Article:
Of course, the trouble with tackling Wittgenstein is you can bogged down so easily and distracted into various kinds of detective work (sometimes I wonder if half the attraction the sage has for some of his less critical fans is that he offers his readers the pleasure of puzzle-cracking as one tries to track down the sense of the more gnomic utterances). So, I’m still wrestling with Sec. 108 of the Big Typescript, the first section in the last third of the book which comprises remarks on the foundations of mathematics. But here, to be going on with, are my reconstructive efforts organizing and padding out the remarks of Sec. 108 into more continuous prose: commentary to follow. [For an updated link for the version with commentary, see posting for 1st Oct.]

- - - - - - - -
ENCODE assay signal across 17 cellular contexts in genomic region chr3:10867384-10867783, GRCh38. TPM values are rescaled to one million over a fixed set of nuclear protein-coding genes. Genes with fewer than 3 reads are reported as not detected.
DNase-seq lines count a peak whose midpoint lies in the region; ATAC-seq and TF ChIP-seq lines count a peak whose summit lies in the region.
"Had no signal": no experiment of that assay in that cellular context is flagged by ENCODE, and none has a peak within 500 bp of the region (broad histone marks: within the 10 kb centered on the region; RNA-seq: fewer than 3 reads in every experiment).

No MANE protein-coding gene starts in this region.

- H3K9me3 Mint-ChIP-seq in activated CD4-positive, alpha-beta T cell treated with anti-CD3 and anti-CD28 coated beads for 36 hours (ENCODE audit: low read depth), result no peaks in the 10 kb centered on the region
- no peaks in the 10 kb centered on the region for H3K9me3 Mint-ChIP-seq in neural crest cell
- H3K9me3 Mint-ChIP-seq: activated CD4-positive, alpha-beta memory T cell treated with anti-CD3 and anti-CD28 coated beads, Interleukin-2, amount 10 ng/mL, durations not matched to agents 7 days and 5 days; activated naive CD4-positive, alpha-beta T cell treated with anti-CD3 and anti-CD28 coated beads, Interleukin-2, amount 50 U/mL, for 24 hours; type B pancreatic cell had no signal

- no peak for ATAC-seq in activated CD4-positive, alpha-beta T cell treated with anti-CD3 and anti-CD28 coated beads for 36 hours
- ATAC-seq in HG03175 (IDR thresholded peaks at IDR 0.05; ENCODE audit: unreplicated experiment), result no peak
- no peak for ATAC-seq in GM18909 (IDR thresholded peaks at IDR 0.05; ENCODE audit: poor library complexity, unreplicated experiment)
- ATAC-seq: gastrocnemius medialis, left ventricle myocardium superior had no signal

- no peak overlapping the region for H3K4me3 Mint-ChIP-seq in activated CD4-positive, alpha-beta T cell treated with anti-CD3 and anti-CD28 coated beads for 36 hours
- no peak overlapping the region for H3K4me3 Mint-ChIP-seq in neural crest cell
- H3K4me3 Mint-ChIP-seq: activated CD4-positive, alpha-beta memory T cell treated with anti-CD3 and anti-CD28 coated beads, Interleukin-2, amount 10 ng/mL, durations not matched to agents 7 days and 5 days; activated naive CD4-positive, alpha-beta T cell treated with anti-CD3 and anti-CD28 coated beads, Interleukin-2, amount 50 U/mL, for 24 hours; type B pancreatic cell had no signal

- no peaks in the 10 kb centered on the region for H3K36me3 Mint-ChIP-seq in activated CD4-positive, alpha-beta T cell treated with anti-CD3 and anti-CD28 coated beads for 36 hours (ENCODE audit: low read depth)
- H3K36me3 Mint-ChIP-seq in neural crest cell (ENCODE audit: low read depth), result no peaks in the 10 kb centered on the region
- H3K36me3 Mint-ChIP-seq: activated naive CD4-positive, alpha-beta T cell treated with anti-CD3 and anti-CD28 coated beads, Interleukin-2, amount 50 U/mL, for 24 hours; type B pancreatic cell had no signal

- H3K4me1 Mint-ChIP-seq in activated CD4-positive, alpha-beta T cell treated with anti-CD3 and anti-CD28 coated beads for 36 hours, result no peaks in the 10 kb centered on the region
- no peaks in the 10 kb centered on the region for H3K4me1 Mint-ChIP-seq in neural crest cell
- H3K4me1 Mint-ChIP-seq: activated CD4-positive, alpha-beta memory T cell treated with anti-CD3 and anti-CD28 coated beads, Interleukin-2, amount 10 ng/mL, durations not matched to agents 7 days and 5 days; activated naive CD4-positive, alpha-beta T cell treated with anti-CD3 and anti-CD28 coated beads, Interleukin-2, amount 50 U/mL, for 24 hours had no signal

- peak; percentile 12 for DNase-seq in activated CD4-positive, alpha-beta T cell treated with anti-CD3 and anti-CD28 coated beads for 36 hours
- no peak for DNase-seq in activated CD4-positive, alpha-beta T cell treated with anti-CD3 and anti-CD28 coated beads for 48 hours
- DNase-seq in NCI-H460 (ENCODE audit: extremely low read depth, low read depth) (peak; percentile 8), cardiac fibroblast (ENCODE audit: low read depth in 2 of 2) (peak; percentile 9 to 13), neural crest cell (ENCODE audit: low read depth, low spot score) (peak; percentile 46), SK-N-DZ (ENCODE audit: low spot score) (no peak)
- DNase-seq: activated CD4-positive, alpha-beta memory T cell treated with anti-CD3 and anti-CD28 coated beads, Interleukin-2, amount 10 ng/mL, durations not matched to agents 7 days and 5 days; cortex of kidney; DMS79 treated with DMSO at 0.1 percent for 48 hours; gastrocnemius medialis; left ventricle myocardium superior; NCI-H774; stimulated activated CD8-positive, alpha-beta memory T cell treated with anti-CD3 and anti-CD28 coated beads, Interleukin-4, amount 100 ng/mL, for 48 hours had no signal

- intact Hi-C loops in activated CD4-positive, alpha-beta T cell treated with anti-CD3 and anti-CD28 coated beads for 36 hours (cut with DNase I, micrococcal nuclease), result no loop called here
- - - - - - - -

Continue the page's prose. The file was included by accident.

2 thoughts on “Mathematics and games”
So far it seems to boil down to moves being good or bad and propositions being true or false. (A good move being one that increases your chances of being in the winning state). Another point is that games are competitive (where one player has the best score) even in the case of a single player (competing against yourself or your own expectations) whereas a problem is not (and if there is more than one person involved, it tends to be collaborative).
I have to say, Wittgenstein is pretty irritating even in the connected prose version. So if even the irritation isn’t lost by such a transformation, then whatever is lost, if anything, must be very obscure.